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  • Azeotrope
    replied
    I use landbeinite (sul-po-mag). In the mix/top-dressing and with all of the other inputs, there is always plenty.

    I really like to just let the biology balance stuff out. If there is a diverse and steady feed of the bio, then I never see a deficiency.

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  • LizardMan
    replied
    Do you ever use epsom salt for the magnesium and sulfur for boom? Or do you try to keep that away as so it doesn't build up in the soil?

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  • moses wellfleet
    replied
    Gypsum, calcium sulfate, is another source of sulfur.

    Dank Frank has a soil recipe that uses elemental sulfur if I’m not mistaken.

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  • Azeotrope
    replied
    25 - 40 gallon. Some are solid. Some are fabric.

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  • LizardMan
    replied
    What size of beds are you using to want to keep it as a living bed?

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  • Azeotrope
    replied
    Originally posted by LizardMan View Post
    Do you use bins for your worms, or do you use an outdoor bin for worms?

    Do you grow in beds outdoor?
    I keep my worm bins indoors. For growing I use living beds indoors (full of worms) that go a harvest or two and then are sent to the garage with organic timothy hay as a mulch. I let the worms work on them and feed them kelp meal, veggie scraps, llama and rabbit manure, azomite, and the ground up stems from previous harvests. After a few months, I might add some langbeinite, more manure, organic alfalfa meal and such and bring them back in for another round. I also add more castings. I feed the worms in the bin while growing. Celery and coriander/cilantro. From time to time I add a little pumice, hardwood charcoal, and maybe some coco fiber between grows.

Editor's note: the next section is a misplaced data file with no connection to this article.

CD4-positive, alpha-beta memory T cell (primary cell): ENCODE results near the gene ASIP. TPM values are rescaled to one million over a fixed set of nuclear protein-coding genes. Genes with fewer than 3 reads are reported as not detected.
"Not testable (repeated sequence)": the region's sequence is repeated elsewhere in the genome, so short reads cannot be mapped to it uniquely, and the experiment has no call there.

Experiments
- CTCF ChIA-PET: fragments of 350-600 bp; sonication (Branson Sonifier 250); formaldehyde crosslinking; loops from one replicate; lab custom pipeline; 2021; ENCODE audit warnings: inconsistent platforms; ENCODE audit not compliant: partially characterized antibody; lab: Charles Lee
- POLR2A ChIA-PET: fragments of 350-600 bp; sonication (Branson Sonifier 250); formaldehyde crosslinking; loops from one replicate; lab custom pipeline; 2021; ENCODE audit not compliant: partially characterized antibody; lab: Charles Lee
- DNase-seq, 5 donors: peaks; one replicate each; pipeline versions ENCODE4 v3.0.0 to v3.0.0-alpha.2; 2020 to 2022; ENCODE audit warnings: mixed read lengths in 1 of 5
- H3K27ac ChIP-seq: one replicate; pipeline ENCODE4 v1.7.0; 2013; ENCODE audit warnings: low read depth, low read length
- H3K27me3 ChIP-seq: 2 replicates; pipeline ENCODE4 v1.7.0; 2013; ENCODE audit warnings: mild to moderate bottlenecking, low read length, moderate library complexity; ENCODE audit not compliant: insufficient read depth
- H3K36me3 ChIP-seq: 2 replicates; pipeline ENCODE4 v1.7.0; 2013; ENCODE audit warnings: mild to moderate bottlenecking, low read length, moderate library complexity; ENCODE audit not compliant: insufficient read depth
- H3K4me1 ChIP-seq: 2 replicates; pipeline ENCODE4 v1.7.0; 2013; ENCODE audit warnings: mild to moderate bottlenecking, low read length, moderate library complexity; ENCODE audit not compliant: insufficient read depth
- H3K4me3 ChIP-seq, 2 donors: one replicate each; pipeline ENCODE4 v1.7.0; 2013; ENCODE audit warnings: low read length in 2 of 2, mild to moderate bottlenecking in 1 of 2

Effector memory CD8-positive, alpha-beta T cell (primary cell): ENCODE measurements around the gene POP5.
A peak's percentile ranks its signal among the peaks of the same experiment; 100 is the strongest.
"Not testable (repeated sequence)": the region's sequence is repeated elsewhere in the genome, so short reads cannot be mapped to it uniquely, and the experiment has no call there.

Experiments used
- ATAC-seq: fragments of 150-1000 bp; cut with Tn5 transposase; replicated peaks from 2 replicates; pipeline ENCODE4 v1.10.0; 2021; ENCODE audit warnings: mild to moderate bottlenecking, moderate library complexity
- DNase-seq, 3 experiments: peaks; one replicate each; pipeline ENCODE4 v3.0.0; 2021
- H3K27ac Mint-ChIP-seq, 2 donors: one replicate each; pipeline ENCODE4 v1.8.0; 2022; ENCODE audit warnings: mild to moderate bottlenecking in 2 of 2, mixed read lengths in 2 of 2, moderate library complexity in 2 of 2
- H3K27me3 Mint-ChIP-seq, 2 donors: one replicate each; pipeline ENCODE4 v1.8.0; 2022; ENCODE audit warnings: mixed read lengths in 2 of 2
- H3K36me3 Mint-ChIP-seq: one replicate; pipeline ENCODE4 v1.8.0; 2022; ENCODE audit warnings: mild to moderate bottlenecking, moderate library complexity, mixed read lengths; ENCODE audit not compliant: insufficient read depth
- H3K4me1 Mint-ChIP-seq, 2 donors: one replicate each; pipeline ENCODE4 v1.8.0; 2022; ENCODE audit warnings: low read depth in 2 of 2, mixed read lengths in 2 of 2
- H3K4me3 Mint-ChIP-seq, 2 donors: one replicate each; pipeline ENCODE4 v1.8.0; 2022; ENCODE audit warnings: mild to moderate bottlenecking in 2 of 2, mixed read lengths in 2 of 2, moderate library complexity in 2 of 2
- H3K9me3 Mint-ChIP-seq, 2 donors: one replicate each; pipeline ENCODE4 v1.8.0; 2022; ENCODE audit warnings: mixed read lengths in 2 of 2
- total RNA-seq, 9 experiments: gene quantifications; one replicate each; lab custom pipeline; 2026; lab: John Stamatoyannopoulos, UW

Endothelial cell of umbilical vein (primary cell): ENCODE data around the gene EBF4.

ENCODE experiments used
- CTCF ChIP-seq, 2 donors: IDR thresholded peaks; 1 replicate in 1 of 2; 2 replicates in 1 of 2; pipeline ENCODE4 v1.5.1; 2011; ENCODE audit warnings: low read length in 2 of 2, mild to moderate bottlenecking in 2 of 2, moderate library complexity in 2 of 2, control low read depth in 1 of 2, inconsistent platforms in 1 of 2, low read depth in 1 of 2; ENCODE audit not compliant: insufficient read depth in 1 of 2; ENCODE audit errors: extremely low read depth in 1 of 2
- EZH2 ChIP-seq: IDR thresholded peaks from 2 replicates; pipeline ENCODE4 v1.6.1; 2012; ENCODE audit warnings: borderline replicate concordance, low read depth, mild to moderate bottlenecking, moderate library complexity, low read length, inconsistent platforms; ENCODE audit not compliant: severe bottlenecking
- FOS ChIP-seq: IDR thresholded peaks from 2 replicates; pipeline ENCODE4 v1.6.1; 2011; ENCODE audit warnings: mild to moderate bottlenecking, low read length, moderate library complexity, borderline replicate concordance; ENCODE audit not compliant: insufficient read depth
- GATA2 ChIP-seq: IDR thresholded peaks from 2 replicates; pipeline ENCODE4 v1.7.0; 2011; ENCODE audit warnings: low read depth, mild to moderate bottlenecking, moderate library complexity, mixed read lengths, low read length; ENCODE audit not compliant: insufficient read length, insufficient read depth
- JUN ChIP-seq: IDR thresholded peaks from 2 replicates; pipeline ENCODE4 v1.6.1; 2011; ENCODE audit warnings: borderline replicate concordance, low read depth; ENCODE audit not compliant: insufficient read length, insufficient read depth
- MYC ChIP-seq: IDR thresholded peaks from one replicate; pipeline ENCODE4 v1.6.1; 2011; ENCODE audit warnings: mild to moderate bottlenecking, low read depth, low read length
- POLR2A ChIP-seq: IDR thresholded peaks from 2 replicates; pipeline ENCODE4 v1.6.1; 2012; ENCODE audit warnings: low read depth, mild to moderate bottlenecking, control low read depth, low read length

Charred egg shells, birch leaves, crab/shrimp shells, raw fish scraps, cattails, and ........ whatever else comes through the kitchen and is not eaten. No red meat/chicken/pork.

    The dedicated worm bins process the same kind of inputs and provide fresh castings to add in or top dress as needed.

    I only water, feed the worms, and top dress a little while growing, a little molasses (rarely), some Bloom City Klean Kelp as well.

    Really random and easy. Very productive!

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  • LizardMan
    replied
    Do you use bins for your worms, or do you use an outdoor bin for worms?

    Do you grow in beds outdoor?

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  • Azeotrope
    replied
    Originally posted by LizardMan View Post
    Corm cobs take a long time to get used up i was wondering about the fluff in the cat tails taking a while as well...
    Yes, corn cobs do take some time. A healthy and vigorous worm population will handle them well if they are chopped/broken up.

    Cattail tops take time as well. The stalks and leaves make great mulch that will break down over time and add nutrient value. They also add durable fiber for good soil texture.